More neighbors

It's a pic of the cat at sunset inspecting the SUP and the new wind generator mount all in one!

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As previously mentioned my gadgets have all switched themselves to Espanol (including recently, YouTube ads). Yesterday, The Captain's texts switched themselves to French. Communication is getting interesting!  (Did he call me a tard?!)

Mother Nature.  She's running the show.  The winds have been weird this last week.  Trade winds should be out of the east.  It's been several days since the cold front clocked through south and west.  The forecast was for NE winds this week.  However, we're still bobbing around between SE and N!  I suspected the wind coming over the island mountain affected the winds in our anchorage/bay along with some current, which other cruisers concurred.  However, today, we dinghied around to the south side of the airport to Lindbergh Bay, hoping to relocate.  We were surprised (but not totally surprised) that there is a south swell still rolling in, despite the forecast of NE winds.  There was only one monohull anchored (bobbing like a cork) & a cat departing!  I guess the boat is really swinging to the SE wind!

View from the UVI Marine Science dock

Some days as cruisers, we arrive and happen upon an amazing experience.  Other times, we have to stay somewhere long enough to experience something amazing!  After deciding not to relocate this morning, we headed into town for some grocery shopping.  On the return, as we hopped on the safari, a woman behind us, said "Hurry!  Hurry!  I have to get to the beach!  Are you going to beach?  Do you have your snorkel gear?"  It turns out she was volunteering with a group from the university to count turtles!  When we arrived, she grabbed a bag of groceries and lead us around to the UVI Marine Science dock and introduced us to Steve and John who work at the university!  We talked turtles (they've counted 17 in one day!), dolphins (we saw the 4 in the bay yesterday!), rays (yep!  Seen em), buoys (They also collect data.  Maintenance is contracted out--the one below was getting it's chain scrubbed!), wildlife in the tiny bay behind their dock (all kinds of birds & tarpon), no wake zones (jet skiis are banned.  Yeah!) and whether or not you should use a powered sup in the swim zone (NO).  They added us to their contact list!  (Odin is in the top right)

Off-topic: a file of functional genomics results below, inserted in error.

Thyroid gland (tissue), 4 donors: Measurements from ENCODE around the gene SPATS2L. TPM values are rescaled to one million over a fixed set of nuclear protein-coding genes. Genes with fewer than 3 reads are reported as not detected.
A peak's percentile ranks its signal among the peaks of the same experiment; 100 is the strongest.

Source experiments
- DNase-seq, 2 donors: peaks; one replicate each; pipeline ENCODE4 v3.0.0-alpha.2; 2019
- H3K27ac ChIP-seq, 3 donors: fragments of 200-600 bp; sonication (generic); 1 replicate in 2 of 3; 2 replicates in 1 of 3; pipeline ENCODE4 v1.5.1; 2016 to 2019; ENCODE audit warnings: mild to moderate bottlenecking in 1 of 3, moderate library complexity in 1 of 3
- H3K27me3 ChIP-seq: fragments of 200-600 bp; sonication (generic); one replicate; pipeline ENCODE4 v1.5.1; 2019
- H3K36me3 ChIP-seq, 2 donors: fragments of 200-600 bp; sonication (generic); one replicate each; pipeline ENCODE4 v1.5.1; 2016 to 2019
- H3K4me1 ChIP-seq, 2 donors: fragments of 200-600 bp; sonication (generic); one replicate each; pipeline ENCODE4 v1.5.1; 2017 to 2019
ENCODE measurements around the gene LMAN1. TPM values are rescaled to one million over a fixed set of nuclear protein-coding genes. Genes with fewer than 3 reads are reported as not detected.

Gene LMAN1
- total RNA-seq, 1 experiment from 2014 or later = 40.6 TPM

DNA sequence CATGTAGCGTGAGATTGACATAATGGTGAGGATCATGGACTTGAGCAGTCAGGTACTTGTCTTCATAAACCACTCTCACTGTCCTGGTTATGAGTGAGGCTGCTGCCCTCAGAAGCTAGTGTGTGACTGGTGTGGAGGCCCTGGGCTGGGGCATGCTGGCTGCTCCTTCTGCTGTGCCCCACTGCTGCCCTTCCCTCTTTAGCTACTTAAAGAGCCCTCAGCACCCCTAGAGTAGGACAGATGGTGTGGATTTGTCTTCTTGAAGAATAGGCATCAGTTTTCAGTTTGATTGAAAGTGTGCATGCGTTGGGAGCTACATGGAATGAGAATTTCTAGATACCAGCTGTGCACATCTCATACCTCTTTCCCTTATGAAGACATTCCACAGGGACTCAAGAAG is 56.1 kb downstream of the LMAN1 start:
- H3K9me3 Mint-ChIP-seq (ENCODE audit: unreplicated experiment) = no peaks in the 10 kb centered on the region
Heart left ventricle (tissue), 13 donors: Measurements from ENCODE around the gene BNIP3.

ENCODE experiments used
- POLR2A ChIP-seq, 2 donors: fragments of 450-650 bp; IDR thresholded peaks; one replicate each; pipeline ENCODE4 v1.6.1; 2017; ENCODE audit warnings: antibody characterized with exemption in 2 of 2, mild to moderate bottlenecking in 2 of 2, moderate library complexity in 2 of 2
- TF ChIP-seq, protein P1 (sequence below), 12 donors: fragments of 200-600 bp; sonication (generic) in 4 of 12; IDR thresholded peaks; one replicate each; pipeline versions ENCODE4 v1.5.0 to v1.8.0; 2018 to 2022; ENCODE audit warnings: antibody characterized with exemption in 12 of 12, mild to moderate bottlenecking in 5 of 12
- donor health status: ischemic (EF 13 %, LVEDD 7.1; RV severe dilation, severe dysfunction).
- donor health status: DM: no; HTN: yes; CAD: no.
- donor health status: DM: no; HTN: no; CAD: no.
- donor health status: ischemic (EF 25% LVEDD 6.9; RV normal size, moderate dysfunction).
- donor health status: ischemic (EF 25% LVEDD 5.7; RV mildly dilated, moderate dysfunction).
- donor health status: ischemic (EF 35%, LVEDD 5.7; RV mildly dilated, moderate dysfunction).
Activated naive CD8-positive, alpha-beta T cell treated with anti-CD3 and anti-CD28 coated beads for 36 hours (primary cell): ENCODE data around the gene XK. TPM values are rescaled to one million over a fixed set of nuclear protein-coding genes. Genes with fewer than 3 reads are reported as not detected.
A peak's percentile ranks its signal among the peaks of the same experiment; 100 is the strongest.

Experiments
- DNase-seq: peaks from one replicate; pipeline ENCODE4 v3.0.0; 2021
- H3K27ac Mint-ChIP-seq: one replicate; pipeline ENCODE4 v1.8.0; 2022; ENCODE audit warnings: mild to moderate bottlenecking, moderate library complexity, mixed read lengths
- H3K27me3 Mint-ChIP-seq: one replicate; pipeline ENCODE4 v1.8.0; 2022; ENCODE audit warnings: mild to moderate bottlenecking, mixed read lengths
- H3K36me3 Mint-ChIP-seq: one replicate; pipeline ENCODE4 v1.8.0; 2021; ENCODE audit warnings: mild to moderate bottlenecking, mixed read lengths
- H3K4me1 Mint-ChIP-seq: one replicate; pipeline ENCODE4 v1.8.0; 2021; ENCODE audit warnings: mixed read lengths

After getting a better understanding of the operations at the UVI Marine Science dock, we headed out for a snorkel to find some turtles.  I saw three and a pufferfish (so well disguised on the bottom, The Captain couldn't see him).  We also found a nice sandy spot if we wanted to relocate and confirmed there is a cable coming off the beach per the charts (and also a pipe.  Give those buoys a little room!). We returned to the boat all wrinkly.  THEN I grabbed the SUP and did a short paddle standing up!  I had hope to make it to the swim area but came up a little short.  The winds were pretty strong, so I kneeled and floated back home.

Stand by for Part 2, underwater camera pics of Brewer's Bay!